BAY 94-9027 (damoctcog alfa pegol) is a B-domain-deleted (BDD) rFVIII (baby hamster kidney cell line) that conjugates in a site-specific manner to a single 60-kDa PEG molecule at an engineered cysteine [35]. In a pivotal trial (phase 2/3 study) 134 PTPs ≥ 12 years with severe hemophilia A received BAY 94-9027 for 36 weeks on either an on demand setting or prophylactically (n = 112; intervals determined individually following a 10-week run-in period on 25 IU/kg twice weekly) [36]. 43 of 112 patients on prophylaxis were assigned to a once-weekly schedule (60 IU/kg) after the run-in period. 32 of these 43 patients (74%) who continued every-7-days prophylaxis until study end, had a low median ABR of only 0.96 (IQR 0.00-4.30). BAY94-9027 is not yet available on the market, and the study program is ongoing.


The single chain product lonoctocog alfa (Afstyla®) has been evaluated for efficacy and safety in two pivotal trials. The first trial [37] included PTPs with severe hemophilia A ≥ 12 years. Participants were allocated to receive either on-demand (n = 27) or prophylactic (n = 146) treatment with rFVIII-SingleChain. Across all prophylaxis regimens, median spontaneous ABR was 0.0 (IQR 0.0-2.4), and median overall ABR was 1.14 (IQR 0.0-4.3). No participant developed a clinically relevant inhibitor during the study phase. Investigators rated hemostasis as excellent or good in all 16 surgical procedures.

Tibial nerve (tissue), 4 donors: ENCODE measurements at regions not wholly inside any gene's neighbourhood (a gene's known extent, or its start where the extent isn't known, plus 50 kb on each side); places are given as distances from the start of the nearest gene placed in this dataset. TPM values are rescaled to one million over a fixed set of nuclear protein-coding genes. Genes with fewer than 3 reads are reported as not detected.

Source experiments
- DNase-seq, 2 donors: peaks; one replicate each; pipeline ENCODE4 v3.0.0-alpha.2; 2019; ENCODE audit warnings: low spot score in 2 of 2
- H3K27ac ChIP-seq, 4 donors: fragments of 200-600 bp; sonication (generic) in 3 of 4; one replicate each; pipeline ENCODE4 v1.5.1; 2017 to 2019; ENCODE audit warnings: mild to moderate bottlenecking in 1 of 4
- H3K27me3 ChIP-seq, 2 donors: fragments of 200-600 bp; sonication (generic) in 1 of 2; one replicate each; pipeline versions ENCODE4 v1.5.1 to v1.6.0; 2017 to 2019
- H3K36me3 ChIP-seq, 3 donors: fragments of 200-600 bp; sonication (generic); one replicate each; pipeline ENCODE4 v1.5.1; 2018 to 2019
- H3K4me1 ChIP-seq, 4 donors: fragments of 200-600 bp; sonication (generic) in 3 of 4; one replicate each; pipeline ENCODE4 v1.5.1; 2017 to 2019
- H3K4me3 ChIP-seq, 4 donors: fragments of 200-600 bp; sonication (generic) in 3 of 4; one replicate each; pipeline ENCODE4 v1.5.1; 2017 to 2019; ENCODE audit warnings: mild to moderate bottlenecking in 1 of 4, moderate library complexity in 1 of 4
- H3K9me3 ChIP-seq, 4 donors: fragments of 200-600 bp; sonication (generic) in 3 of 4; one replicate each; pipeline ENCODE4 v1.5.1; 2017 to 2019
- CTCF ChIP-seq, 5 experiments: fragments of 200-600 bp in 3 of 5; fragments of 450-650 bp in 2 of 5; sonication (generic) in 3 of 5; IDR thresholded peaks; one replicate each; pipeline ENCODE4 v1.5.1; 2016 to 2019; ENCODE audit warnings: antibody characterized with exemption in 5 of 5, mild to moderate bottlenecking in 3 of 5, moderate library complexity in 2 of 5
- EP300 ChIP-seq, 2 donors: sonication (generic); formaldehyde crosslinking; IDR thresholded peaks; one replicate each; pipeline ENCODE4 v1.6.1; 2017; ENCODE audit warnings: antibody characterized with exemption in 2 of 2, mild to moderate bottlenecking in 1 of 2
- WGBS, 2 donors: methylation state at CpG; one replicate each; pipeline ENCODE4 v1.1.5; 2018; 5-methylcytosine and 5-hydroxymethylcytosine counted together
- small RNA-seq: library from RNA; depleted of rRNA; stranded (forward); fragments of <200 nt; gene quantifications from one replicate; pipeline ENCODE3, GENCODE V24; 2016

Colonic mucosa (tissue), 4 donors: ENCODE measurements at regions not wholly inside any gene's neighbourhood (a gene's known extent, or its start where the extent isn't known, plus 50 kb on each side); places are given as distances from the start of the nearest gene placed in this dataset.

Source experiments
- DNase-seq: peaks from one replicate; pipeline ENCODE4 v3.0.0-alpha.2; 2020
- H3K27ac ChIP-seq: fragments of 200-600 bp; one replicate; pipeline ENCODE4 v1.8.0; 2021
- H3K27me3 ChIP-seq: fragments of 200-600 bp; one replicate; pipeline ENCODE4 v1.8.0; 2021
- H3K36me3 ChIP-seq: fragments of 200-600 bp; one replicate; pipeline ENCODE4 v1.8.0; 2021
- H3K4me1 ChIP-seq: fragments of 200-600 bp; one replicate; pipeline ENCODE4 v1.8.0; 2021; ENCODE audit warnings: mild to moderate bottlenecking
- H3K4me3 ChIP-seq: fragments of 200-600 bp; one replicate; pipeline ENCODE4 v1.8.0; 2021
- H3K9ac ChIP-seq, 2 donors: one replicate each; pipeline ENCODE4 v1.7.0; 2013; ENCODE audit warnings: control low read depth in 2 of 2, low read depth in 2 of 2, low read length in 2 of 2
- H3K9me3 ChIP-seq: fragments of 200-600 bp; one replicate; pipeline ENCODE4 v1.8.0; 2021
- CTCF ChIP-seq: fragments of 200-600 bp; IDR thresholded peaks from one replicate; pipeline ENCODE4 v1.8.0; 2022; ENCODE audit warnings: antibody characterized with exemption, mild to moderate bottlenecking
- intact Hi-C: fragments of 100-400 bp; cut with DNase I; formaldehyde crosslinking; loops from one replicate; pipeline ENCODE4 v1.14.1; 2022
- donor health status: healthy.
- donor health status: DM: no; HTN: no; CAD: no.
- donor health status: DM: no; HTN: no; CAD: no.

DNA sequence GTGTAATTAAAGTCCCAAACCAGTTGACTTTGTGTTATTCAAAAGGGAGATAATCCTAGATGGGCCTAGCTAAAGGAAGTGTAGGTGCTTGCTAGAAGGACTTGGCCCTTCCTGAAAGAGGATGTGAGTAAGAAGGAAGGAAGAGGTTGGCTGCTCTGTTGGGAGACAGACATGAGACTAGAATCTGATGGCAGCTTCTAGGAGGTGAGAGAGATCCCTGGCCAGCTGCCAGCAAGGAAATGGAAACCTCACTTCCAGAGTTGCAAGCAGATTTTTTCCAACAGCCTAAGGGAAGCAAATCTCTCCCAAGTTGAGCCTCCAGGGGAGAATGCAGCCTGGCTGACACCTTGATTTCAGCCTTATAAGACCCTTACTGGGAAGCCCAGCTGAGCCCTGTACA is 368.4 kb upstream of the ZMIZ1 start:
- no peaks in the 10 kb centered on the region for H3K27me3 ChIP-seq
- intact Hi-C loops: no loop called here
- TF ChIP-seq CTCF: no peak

In a second trial [38], 84 boys (all PTPs) with severe hemophilia < 12 years were included. Again, patients were allocated to either prophylactic (n = 81) or on-demand treatment. Median ABR for spontaneous bleeding was 0.0 (0.00-2.20) while it was 3.69 (0.00-7.20) for all bleedings across all prophylaxis regimens. Hemostatic efficacy was rated at least good in the vast majority of cases, and none of the participants developed an inhibitor.

Lonoctocog alfa was compared in a pharmacokinetic study [39] against a full-length rFVIII (octocog alfa; Advate®) and revealed a slightly longer mean half-life (14.5 vs. 13.3 h) and a larger mean area under the curve (AUC; 35% larger than octocog alfa).

For the sake of completeness, it has to be mentioned that other preparations such as the human cell line-derived recombinant FVIII (human-cl rhFVIII; Nuwiq®) also showed slightly increased half-lives due to high affinity for vWF [40]. However, these products are usually not considered to be EHL factors because they are neither chemically modified nor fused to other proteins.

FIX Products (Table 2)

Fc-Fused FIX